Caleb Clarke has an incredible rookie season for the All Blacks in 2020. Photo / Brett Phibbs
As the selfless New Year’s celebrations will attest, Caleb Clarke’s feet remain firmly on the ground.
The 21-year-old’s rugby career trajectory will jump significantly in 2020.
He had a leading role with a Blues side that performed well in Super Rugby, leading to the All Blacks’ inaugural call-up and an impressive first five tests to cement his place as one of New Zealand’s premier wingers.
After an incredible year, Clarke went to the popular music festival Northern Bass to catch it in 2021.
But, as it should be, the trip was certainly not about enjoying its substantial success.
“Red Frog is the organization of my church and just people who go out want to make sure other people are good at different festivals and different concerts.
“We go there and distribute water and candy, and then the security will take us people who are really drunk and we will help resuscitate them. It’s just a way to help keep everyone safe during the New Year.
“It was my fourth Northern Bass as a Red Frog and, yes, it is a lot different from previous years. People ask for photos and other people ask to run straight, which is pretty funny.
“It was also really cool because I saw Jordie Barrett and Damian McKenzie too, so all the spotlight wasn’t just on me. If anyone came to me, I’d be like, ‘Bro look, Jordie Barrett’ and they’ll ‘be like’ where, Where’. “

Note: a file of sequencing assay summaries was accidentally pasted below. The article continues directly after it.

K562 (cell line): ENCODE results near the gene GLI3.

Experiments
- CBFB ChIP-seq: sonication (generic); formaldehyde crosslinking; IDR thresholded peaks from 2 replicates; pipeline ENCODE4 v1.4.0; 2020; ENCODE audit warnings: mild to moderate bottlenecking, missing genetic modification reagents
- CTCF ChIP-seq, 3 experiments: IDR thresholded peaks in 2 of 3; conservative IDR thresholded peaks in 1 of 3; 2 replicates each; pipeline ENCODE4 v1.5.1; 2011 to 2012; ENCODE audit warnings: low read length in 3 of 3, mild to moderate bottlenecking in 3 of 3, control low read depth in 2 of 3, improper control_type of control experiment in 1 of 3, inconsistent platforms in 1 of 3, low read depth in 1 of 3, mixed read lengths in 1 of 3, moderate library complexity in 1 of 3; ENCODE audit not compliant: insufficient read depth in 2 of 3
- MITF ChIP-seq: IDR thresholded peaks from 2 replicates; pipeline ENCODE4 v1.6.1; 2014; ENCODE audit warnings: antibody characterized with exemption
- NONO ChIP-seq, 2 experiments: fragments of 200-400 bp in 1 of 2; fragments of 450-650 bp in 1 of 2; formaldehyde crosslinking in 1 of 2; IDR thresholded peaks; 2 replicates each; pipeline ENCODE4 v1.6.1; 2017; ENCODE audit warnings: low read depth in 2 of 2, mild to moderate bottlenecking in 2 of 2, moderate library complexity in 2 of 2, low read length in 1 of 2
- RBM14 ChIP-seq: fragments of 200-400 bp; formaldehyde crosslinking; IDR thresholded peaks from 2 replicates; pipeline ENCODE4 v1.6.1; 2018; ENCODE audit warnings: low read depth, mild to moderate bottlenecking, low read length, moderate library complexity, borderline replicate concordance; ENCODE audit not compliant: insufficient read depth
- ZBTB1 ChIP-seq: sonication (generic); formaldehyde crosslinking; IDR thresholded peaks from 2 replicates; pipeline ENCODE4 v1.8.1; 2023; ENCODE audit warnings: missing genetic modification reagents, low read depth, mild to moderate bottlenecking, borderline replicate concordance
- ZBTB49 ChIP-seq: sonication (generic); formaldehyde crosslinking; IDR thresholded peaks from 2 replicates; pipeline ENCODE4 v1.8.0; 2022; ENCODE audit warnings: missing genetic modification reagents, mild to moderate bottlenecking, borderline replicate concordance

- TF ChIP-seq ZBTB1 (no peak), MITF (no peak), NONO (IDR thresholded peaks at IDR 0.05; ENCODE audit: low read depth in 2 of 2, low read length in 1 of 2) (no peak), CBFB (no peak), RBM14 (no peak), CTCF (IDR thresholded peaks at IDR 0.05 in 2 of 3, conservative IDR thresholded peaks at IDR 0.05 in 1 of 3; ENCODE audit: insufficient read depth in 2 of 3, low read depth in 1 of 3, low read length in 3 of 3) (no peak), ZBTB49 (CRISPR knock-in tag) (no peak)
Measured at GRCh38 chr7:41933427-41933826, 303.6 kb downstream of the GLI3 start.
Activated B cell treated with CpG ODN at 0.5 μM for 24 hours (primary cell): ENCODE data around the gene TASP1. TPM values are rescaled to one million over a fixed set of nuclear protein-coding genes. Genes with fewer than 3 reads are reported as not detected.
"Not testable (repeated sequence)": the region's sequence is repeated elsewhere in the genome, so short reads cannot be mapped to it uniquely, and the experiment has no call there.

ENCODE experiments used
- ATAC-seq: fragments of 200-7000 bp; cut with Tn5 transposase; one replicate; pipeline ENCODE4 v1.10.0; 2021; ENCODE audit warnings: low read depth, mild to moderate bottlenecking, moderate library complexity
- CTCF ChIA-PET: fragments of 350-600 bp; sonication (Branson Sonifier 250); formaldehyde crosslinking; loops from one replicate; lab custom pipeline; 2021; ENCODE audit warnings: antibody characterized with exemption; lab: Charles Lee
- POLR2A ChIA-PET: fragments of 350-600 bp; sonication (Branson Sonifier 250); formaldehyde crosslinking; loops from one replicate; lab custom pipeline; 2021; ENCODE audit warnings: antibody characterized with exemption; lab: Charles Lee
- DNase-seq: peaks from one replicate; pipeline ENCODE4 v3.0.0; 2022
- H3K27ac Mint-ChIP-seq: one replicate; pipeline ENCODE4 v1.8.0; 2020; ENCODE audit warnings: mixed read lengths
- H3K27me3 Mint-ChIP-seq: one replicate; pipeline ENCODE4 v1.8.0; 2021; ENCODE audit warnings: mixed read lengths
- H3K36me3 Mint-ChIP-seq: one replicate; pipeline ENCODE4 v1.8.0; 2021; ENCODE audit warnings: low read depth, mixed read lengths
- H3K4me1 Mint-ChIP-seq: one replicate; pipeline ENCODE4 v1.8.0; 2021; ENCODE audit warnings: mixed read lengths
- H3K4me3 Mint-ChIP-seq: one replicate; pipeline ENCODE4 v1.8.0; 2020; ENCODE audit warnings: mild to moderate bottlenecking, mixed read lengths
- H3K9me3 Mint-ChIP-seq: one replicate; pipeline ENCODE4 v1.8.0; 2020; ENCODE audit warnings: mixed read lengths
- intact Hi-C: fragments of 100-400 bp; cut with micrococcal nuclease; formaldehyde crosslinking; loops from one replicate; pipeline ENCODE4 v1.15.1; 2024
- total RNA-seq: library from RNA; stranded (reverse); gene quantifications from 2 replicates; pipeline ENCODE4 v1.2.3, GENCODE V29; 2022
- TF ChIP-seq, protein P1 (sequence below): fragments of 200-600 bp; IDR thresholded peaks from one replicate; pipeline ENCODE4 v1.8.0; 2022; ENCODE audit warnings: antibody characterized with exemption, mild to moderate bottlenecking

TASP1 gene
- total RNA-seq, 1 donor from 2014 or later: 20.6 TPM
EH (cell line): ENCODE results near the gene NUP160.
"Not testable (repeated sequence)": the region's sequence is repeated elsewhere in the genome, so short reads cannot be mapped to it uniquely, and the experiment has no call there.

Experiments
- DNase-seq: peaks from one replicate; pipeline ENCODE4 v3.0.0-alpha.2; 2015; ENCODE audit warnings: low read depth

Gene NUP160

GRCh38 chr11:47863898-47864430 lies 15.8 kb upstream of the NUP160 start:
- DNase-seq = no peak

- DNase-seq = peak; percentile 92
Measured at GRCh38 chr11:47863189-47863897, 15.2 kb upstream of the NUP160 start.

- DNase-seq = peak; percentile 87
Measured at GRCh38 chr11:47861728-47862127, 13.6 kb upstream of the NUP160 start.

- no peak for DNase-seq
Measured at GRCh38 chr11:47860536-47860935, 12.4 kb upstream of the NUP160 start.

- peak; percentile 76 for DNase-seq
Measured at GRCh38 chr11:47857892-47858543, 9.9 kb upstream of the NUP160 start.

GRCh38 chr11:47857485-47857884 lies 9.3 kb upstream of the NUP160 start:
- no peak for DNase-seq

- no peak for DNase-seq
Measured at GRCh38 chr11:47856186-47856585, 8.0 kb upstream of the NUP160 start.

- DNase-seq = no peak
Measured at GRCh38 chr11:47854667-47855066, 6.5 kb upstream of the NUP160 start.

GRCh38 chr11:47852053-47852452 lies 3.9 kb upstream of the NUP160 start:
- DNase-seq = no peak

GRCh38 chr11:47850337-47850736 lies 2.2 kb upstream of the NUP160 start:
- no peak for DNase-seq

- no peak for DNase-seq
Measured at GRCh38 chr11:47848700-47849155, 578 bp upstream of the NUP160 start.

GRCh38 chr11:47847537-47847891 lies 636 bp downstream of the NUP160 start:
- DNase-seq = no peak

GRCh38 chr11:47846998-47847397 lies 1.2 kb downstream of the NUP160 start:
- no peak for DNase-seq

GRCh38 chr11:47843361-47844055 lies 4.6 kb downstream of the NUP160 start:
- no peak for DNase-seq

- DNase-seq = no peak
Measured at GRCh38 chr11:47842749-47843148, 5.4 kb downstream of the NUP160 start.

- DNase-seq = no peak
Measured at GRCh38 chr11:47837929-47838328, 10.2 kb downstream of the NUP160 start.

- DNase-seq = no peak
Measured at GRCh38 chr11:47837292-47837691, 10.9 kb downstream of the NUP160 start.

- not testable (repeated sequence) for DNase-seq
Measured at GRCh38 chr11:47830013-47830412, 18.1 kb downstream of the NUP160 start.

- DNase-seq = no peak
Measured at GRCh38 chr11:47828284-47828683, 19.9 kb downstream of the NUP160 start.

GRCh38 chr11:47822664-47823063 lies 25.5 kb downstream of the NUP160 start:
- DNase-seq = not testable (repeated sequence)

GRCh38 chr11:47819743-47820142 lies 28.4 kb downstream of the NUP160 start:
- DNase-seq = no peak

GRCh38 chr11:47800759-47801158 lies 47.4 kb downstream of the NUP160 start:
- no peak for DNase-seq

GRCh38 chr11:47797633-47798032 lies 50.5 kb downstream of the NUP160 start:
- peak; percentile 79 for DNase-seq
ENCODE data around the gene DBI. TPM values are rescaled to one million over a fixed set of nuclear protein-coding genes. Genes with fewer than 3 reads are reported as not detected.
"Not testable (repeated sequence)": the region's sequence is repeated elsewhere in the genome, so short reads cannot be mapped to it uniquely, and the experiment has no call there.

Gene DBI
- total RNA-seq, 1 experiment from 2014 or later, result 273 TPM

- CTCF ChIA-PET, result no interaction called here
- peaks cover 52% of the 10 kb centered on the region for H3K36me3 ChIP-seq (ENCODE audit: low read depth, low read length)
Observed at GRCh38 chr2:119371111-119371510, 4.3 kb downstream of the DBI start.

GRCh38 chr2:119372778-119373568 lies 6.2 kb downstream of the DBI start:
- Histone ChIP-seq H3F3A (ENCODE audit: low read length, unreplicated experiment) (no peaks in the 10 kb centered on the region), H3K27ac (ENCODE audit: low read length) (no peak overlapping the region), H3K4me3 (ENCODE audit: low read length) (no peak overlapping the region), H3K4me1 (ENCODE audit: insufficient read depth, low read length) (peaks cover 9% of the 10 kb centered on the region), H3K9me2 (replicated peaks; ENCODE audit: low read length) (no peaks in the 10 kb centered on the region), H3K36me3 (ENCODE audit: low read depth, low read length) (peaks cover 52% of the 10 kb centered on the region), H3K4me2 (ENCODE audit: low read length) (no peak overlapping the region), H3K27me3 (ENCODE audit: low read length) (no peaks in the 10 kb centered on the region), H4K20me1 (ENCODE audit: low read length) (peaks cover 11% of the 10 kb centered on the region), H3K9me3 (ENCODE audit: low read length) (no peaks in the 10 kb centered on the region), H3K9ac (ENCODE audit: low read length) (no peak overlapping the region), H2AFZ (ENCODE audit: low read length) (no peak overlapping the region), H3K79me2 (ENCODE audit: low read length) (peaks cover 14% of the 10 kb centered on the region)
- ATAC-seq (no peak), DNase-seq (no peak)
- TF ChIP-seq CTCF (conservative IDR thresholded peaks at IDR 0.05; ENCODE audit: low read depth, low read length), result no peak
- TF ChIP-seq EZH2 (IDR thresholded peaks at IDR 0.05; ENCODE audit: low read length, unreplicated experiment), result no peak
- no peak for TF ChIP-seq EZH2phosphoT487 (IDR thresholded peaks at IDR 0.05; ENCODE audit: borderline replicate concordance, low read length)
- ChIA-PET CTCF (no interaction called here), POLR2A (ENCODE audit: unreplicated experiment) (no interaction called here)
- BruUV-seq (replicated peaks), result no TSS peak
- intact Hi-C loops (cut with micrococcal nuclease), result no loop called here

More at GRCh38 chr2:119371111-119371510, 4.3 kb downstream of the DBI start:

Not that Clarke doesn’t take the time to contemplate the 2020 “rollercoaster” he could never predict.
Although it concludes with four straight starts for the All Blacks, the year for the 2017 U-20 World Cup winner begins preparations for the Olympics with New Zealand’s squad of seven at Mount Maunganui.
Covid-19 canceled that plan and although he turned the situation positive, the same words could not be used for the loss of his two grandparents.
Clarke says quality time with his ex-black father, Eroni, during the holiday period has helped put 2020 in perspective.
“A lot of that conversation was through Dad. We really have to reflect on how crazy that year was.
“It doesn’t really sink in when you talk to all the reporters and the media, it’s just words. When you really have heart to heart, that’s when it really starts to sink in and you’re so grateful for the experience. You have. , both ups and downs.
“The highs are really high and the lows are really low but I’m looking forward to a really cool 2021.”
So what exactly is meant by that?
After all, an extraordinary performance for New Zealand’s most acclaimed sports team will be followed with high expectations.
It’s not a burden, though, when a mile wide smile and a contagious enthusiasm are your two most prominent traits.
“[That expectation] will always be in the back of my mind, but I just want to continue having fun with my friends, “said Clarke with a grin.
“That’s how I look at rugby. It’s a really cool platform but in the end it’s just you and 23 of your other friends on the pitch trying to reach the goal.
“What I really got in 2020 is being very competitive. I can really feel the competitive spirit that is emerging around the likes of TJ (Perenara), Ngani (Laumape), Nuggy (Aaron Smith) and even with Rieks. and Aki (the Ioane brothers) here at The Blues.
“If anything, that’s what I faced this year. Raise my hands and be very competitive but, at the same time, have fun with my friends.”
A 21 year old teenager with a smile on his face, his feet on the ground, and a glass that is half full.